Life: A Study in Words
Table Of Contents
- About the author
- About the book
- This eBook can be cited
- Preface (or, an Apology to the Reader)
- 1 Origin of the lexicon: The Proto-Indo-European primordium
- 1.1 The primigenial Greek mythos
- 1.2 The germinal Greek “psyche”
- 1.3 Breathing-in the words of the past
- 2 Life: Substance and essence
- 2.1 The substance of life: The emergent Greek logos
- 2.2 From substance to essence… in words
- 3 Words: The expression of our being
- 3.1 What is a “word”?
- 3.2 What is “language”?
- 3.3 Language “outside” and “inside”
- 3.3.1 The “outside” picture
- 3.3.2 The “inside” picture
- 4 Essence of life: Speaking of space and time
- 4.1 Space
- 4.2 Time
- 4.2.1 Time: In a word
- 4.2.2 Time: A heated concept
- 4.2.3 Fire: A gift from the gods, or the bane of our temporal existence?
- 4.3 Our language of space and time: Imaginative portrayal of existence
- 4.4 The time of the Great Raven
- 5 What is life?: Hunting the Jabberwock
- 6 Life’s linguistic labyrinth: Ariadne’s thread
- References Cited
Bibliographic Information published by the Deutsche Nationalbibliothek
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ISSN 1663-6007 • ISBN 978-3-0343-3101-2 (Print)
E-ISBN 978-3-0343-3098-5 (E-PDF) • E-ISBN 978-3-0343-3099-2 (EPUB)
E-ISBN 978-3-0343-3100-5 (MOBI) • DOI 10.3726/b11610
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About the author
Rick Welch is emeritus dean of Arts and Sciences and professor of Biological Sciences, University of Maryland, Baltimore County, USA. He is a fellow of the American Association for the Advancement of Science. His academic research interests lie at the interface between the biological and physical sciences, as well as the history of science. He lives in Cambridge, UK.
About the book
Life: A Study in Words
What is life? is a query that never dies… Most modern-day approaches to this enduring question attempt to define what life is, from the standpoint of science, philosophy, religion, medicine, etc. In this book, the conception of life in Western culture is explored through a host of words that has come down to us from antiquity. The author presents a flowing linguistic view of life from the distant past. The etymologic heritage is traced to ancient Greek – to the philosophical foundation of Western thinking. The author pursues a path into prehistory, looking at the development of words from roots in the Indo-European language family, which includes the classical languages of Greek and Latin, as well as English and many other Eurasian languages – ultimately, in the common ancestral Proto-Indo-European (PIE) tongue. In so doing, one finds a shared lexical genealogy underlying the linguistic source of the Western notions of life. The diversity of word-forms that are associative of life in today’s vernacular grew out of a seemingly labyrinthine – though, in reality, a highly integrative – state of comprehension of the affiliation between the mortal human being and the natural environment in the prehistoric PIE civilization. In the logos of ancient Greek thought, emanating from the ancestral mythos of the PIE and early Mediterranean peoples, the ideas of “life” and “nature” were fused into a unified vision of existence – as can be seen in the prehistoric origin of the verb be itself. This book concentrates on more than sheer words; it is also on how we – the living, sentient beings that we are – speak of our very being in space and time in the world around us. The birthright of a conjoined sentience of life and nature has branched-out through the ages of Western thinking. The legacy today is a fossilized linguistic Tree of Life, engendering a plurality of words for “life”; wherein, each of us must create our own meaning of “life.”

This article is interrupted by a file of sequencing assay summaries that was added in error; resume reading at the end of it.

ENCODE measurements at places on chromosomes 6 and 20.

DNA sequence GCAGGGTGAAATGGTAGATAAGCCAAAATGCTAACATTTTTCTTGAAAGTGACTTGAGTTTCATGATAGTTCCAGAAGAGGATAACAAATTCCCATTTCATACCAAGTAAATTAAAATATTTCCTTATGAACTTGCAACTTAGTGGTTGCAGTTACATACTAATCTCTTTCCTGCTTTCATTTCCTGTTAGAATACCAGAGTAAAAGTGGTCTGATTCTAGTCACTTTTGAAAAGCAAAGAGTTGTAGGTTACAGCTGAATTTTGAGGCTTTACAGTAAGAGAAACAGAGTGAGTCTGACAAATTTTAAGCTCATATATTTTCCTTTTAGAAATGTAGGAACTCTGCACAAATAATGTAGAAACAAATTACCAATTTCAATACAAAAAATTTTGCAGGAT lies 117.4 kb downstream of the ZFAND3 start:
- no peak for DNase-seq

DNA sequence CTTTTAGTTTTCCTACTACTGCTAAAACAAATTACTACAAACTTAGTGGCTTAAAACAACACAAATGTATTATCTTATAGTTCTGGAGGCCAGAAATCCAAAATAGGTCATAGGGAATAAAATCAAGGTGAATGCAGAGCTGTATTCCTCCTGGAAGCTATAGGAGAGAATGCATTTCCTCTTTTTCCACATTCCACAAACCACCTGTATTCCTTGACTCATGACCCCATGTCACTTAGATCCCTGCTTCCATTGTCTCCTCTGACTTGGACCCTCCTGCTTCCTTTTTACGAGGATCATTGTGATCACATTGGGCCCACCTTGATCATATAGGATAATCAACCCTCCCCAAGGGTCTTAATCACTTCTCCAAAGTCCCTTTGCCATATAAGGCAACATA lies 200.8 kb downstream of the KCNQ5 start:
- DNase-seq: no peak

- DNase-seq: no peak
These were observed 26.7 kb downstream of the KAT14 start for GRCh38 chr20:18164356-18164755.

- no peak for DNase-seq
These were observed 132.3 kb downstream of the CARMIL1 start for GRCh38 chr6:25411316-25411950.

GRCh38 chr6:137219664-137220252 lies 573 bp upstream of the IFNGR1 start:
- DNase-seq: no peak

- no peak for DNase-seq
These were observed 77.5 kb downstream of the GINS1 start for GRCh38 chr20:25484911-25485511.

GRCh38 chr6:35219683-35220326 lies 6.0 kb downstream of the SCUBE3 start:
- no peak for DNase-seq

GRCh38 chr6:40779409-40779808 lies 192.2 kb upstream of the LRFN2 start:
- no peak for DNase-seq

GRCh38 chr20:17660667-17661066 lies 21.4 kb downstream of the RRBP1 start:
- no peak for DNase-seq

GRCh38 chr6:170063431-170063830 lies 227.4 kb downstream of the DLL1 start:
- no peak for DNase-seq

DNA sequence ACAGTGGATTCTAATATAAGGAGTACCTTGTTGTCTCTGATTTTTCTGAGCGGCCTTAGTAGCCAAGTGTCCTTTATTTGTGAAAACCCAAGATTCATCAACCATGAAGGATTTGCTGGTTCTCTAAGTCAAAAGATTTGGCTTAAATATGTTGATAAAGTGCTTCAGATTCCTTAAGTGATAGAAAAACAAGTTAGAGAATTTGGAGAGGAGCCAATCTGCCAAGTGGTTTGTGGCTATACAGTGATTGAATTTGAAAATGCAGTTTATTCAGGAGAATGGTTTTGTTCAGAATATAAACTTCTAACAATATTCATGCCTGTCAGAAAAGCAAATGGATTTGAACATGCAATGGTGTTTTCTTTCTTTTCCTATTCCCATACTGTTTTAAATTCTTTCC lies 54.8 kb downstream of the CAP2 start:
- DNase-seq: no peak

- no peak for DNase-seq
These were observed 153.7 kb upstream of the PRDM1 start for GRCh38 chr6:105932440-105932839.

This eBook can be cited
This edition of the eBook can be cited. To enable this we have marked the start and end of a page. In cases where a word straddles a page break, the marker is placed inside the word at exactly the same position as in the physical book. This means that occasionally a word might be bifurcated by this marker.